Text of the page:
November 10, 2017 | By Janice Kenyatta
TAGS: internships, journal
NACE Journal, November 2017
This article is the companion to “Starting and Maintaining a Successful Internship Office.”
Relationships are the key to—and the foundation for—a successful office, but there is a lot of “heavy lifting” involved in actually setting up a new internship office.
All in all, it took four months to make the office operational, to get my first intern out the door and into an experience. I used that time to conduct research; meet with constituents; and develop procedures and processes, relevant documents, and a paperwork protocol. Here is an approach that you can model:
I also conduct classroom presentations for students about the value of internships and the procedures related to the office, and create and post informational flyers on our college’s two campuses.
Finally, word-of-mouth referrals from my former student interns also help push the message about the office to students.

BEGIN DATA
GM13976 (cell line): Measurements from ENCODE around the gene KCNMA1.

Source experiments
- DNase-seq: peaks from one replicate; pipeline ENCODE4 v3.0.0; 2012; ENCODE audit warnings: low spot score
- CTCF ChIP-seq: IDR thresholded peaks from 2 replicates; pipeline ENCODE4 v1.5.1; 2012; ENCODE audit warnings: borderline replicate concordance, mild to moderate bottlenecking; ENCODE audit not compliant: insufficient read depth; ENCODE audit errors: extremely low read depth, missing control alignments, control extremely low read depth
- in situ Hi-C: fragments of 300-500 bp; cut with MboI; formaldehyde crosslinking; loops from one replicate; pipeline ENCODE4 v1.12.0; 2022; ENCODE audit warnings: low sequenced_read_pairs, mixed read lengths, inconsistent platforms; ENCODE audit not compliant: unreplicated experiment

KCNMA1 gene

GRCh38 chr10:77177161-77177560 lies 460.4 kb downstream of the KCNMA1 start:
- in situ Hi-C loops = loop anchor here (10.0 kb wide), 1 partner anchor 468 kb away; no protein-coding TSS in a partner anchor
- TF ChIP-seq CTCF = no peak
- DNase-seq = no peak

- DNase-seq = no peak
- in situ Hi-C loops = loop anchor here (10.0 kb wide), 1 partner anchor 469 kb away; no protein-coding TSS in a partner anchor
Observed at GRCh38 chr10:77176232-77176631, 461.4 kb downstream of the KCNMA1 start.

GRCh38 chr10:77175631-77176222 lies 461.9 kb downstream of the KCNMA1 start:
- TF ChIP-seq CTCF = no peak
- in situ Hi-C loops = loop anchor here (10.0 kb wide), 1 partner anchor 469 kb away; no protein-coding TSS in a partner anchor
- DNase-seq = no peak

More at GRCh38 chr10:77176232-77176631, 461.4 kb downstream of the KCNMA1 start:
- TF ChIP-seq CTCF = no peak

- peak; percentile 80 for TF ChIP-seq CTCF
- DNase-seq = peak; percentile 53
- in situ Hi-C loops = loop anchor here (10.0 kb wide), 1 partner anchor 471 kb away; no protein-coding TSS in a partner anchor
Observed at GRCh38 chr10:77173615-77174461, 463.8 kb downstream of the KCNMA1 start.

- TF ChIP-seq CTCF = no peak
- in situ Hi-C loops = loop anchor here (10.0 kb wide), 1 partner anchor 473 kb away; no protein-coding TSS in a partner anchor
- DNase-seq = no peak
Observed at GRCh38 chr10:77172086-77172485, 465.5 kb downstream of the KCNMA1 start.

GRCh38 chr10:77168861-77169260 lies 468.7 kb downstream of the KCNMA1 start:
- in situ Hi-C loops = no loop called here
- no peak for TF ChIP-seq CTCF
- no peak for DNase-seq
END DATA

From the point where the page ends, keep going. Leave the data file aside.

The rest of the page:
Of course, we do not rely solely on repeats and referrals. I also meet with employers at the career fairs that our career services office hosts twice a year, and serve on various advisory boards, where I connect with local employers. Finally, for some of the highly specialized programs of study, I “cold call” relevant employers.
Janice Kenyatta has served as the experiential learning/internship manager at Northampton Community College (NCC) in Bethlehem, Pennsylvania, since 2013. Prior to her current position, Kenyatta held the positions of director of tech prep, career coach, adjunct professor, and career placement specialist at NCC. An experienced educator and administrator with more than 40 years’ experience in career and technical education, she taught high school business education and adjunct business courses at several community colleges, and, for six years, served as supervisor of career and technical education at Essex County Vocational & Technical Schools in northern New Jersey. Kenyatta has a master’s degree in business education and holds post-graduate supervisory certifications in career and technical education in New Jersey and Pennsylvania. She can be reached at firstname.lastname@example.org.
Percent of staff time spent student-facing
Median number of students per professional staff member
Median number of FTE professional staff
Median number of FTE overall staff
Percent of career centers reporting cuts to personnel budget
Percent of career centers reporting cuts to non-personnel budget
Percent of career centers using third-party provider to collect student outcomes
2020-21 Career Services Benchmark Survey Report